Leap of Faith: William Friedkin on The Exorcist documents the making of a defining moment in the horror genre. There is no delusion around the fact that this is made for fans of the original film. The artistic influences and guiding philosophies that became a part of The Exorcist’s fabric are detailed in this fascinating, in-depth interview with the film’s director.
Leap of Faith’s lack of discernible structure works in its favor. It is light on its feet, galloping from topic to topic in an efficient, only occasionally jarring way. With each chapter focusing on a different production aspect of The Exorcist, Friedkin never lingers too long in one area nor becomes excessively engrossed in the telling of any particular anecdote.
The most effective tool in maintaining the audience’s attention, however, is the grand story Leap of Faith has to tell. Friedkin details his numerous and varied sources of inspiration. The Exorcist takes shot composition ideas from the works of Caravaggio and Vermeer. Rene Magritte’s ‘Empire of Light’ inspired the set-up of Father Merrin’s arrival at MacNeil house. Highlighting these particular cases makes one appreciate the strong links that exist between artwork and cinematography. In this vein, Leap of Faith acts to make the audience even more appreciative of The Exorcist.
Further sources of inspiration for Friedkin on this famed project include Brahm’s Lullaby for the score, as well as a plethora of films, including Welles’ Citizen Kane, Kubrick’s The Killing and Dreyer’s Ordet.
Art and Friedkin’s own philosophies guided The Exorcist in equal measure. When it comes to filmmaking, Friedkin works from instinct and spontaneity rather than conscious decision making. The fact that people many times over have analyzed the minutiae of The Exorcist does not make their interpretations valid or invalid, but rather are a testament to Friedkin’s ability to set an active and nuanced tone.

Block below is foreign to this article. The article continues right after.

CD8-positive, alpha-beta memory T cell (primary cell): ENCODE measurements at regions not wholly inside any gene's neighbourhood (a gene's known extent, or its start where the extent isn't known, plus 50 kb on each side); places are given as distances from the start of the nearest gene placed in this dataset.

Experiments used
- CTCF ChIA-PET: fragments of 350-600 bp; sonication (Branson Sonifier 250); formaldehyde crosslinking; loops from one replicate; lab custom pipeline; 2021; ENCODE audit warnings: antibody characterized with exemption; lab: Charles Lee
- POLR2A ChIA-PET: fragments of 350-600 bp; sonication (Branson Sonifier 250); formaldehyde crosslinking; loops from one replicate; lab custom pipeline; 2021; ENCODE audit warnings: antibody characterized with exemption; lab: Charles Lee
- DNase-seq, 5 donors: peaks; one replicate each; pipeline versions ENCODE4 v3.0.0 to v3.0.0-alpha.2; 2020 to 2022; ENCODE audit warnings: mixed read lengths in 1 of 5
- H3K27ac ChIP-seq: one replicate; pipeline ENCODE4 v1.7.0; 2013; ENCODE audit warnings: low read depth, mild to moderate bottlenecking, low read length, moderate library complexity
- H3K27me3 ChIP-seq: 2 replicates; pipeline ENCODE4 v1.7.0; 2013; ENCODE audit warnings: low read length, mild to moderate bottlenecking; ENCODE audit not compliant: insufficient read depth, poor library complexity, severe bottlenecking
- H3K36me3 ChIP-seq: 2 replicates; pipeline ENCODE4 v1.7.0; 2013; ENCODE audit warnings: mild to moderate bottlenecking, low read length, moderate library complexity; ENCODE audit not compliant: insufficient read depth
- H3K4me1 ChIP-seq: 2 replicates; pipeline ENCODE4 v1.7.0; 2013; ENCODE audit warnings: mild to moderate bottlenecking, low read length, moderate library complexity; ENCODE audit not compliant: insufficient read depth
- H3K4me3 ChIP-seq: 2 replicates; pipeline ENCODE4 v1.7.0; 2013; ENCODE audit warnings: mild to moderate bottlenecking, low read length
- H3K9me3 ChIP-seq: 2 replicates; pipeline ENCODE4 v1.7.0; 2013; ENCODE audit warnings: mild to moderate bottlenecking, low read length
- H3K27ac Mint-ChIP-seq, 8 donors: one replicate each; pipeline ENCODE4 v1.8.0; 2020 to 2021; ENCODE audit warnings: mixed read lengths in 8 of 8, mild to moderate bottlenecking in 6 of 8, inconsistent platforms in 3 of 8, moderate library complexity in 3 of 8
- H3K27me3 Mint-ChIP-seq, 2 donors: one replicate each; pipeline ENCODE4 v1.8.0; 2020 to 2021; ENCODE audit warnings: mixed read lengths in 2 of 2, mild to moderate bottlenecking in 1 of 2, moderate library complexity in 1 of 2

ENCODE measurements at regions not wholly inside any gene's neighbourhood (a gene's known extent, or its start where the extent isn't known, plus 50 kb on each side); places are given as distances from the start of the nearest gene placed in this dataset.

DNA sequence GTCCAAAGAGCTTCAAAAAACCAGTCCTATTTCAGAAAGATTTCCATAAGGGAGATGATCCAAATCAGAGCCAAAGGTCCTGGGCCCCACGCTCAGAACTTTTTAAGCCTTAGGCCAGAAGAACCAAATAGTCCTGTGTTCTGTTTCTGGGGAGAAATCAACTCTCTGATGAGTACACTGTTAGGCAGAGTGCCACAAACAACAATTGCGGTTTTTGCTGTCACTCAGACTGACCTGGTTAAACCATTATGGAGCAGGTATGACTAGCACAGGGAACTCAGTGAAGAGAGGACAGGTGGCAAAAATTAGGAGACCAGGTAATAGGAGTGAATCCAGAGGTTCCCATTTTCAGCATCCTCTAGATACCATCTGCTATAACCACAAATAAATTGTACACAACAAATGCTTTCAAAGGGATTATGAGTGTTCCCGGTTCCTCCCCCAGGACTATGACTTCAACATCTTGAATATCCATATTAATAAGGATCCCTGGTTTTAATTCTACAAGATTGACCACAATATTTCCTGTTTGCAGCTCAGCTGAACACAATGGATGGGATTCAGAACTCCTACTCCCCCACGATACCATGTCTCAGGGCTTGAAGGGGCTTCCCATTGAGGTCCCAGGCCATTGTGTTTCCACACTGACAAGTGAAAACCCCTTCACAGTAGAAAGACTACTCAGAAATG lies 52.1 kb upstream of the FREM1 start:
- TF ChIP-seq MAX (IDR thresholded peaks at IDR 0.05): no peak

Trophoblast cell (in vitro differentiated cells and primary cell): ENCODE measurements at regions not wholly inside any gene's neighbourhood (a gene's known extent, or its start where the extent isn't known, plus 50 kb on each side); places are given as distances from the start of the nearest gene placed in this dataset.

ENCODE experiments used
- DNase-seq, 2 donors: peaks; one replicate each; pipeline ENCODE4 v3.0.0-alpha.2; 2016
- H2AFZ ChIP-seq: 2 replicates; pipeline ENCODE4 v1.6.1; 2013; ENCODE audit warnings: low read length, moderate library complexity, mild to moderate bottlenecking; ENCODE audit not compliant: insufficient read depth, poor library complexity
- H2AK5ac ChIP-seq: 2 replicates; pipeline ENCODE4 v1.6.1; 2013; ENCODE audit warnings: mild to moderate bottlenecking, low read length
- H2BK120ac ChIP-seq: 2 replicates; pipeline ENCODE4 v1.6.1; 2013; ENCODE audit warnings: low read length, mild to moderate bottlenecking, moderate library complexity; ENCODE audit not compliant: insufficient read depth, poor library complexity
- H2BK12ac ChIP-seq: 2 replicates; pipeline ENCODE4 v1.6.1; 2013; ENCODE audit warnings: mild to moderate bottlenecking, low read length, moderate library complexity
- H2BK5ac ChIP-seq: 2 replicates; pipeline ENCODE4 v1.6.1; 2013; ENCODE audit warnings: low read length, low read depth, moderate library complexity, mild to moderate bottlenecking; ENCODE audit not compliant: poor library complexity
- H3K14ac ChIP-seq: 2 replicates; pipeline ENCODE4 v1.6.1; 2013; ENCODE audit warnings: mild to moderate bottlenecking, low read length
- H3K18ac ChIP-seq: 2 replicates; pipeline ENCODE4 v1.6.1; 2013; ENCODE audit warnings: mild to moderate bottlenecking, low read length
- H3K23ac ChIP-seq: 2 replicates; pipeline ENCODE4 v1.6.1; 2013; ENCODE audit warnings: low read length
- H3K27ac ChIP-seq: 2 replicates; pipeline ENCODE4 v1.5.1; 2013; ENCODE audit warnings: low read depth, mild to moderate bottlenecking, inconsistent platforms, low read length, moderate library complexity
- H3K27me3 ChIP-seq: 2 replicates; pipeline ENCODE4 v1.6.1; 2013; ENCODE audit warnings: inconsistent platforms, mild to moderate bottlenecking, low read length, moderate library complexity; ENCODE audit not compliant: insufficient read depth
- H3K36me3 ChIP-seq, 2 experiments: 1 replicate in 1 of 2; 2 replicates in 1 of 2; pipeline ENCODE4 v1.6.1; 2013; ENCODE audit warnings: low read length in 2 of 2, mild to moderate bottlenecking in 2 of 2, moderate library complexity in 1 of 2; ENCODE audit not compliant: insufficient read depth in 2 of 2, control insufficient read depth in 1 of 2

One of the most striking things mentioned by Friedkin is what he refers to as, ‘grace notes’. These moments, such as Mr. Bernstein’s ferry memory in Citizen Kane, are seemingly irrelevant to the plot yet remain with the audience long after the credits have rolled. This is just one insight of many from which budding filmmakers are likely to gain from Friedkin’s experience.
Director Alexandre O. Philippe is right to limit his own voice in this documentary. There is a clear understanding that Friedkin is the main asset. This is a strategy that only works because Friedkin is such an articulate and charismatic person. He speaks of The Exorcist with a passion and playfulness that makes this venture worthwhile. With refreshing candor, he details how he told Blatty that his first draft of the screenplay was a travesty to the very book he wrote. And he admits that his unconventional strategies (such as firing a gun on set to extract particular reactions from his actors) would be unacceptable today.
Leap of Faith is effectively a talking head of Friedkin with clips and stills interspersed appropriately around his lessons. Some might say this is a lazy strategy that misses the opportunity to do some more exciting with the content. But Friedkin’s personality just about lets Philippe get away with it.
An inescapable truth, however, is the questionable extent of Leap of Faith’s validity as a stand-alone feature. Although it is certainly a worthwhile event for die-hard fans of The Exorcist, it does feel like an elaborate Blu-ray bonus feature. If you at least like The Exorcist then you will enjoy Leap of Faith. But at the end of the day, perhaps it belongs on a 50th anniversary DVD re-release of the famous film it documents.
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